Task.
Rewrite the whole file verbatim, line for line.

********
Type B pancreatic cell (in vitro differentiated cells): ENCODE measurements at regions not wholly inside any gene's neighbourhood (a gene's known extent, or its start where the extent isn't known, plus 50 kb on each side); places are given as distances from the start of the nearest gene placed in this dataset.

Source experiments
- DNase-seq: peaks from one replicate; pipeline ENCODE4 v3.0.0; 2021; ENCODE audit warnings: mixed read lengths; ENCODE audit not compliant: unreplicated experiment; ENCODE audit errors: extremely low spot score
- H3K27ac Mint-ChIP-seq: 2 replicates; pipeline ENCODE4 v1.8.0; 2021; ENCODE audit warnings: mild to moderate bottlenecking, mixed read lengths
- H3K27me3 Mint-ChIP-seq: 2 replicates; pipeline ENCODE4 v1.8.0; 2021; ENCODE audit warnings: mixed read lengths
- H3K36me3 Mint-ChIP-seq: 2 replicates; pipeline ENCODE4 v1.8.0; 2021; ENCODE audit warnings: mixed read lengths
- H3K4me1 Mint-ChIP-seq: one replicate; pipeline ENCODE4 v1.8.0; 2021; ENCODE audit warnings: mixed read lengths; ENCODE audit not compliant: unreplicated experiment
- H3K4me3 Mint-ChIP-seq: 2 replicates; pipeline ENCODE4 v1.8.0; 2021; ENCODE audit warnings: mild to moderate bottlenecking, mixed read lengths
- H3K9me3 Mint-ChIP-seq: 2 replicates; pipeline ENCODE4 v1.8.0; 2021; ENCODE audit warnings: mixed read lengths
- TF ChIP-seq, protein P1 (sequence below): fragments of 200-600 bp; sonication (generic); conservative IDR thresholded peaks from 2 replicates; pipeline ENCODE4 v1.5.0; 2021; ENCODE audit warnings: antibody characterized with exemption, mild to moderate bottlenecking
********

Type B pancreatic cell (in vitro differentiated cells): ENCODE measurements at regions not wholly inside any gene's neighbourhood (a gene's known extent, or its start where the extent isn't known, plus 50 kb on each side); places are given as distances from the start of the nearest gene placed in this dataset.

Source experiments
- DNase-seq: peaks from one replicate; pipeline ENCODE4 v3.0.0; 2021; ENCODE audit warnings: mixed read lengths; ENCODE audit not compliant: unreplicated experiment; ENCODE audit errors: extremely low spot score
- H3K27ac Mint-ChIP-seq: 2 replicates; pipeline ENCODE4 v1.8.0; 2021; ENCODE audit warnings: mild to moderate bottlenecking, mixed read lengths
- H3K27me3 Mint-ChIP-seq: 2 replicates; pipeline ENCODE4 v1.8.0; 2021; ENCODE audit warnings: mixed read lengths
- H3K36me3 Mint-ChIP-seq: 2 replicates; pipeline ENCODE4 v1.8.0; 2021; ENCODE audit warnings: mixed read lengths
- H3K4me1 Mint-ChIP-seq: one replicate; pipeline ENCODE4 v1.8.0; 2021; ENCODE audit warnings: mixed read lengths; ENCODE audit not compliant: unreplicated experiment
- H3K4me3 Mint-ChIP-seq: 2 replicates; pipeline ENCODE4 v1.8.0; 2021; ENCODE audit warnings: mild to moderate bottlenecking, mixed read lengths
- H3K9me3 Mint-ChIP-seq: 2 replicates; pipeline ENCODE4 v1.8.0; 2021; ENCODE audit warnings: mixed read lengths
- TF ChIP-seq, protein P1 (sequence below): fragments of 200-600 bp; sonication (generic); conservative IDR thresholded peaks from 2 replicates; pipeline ENCODE4 v1.5.0; 2021; ENCODE audit warnings: antibody characterized with exemption, mild to moderate bottlenecking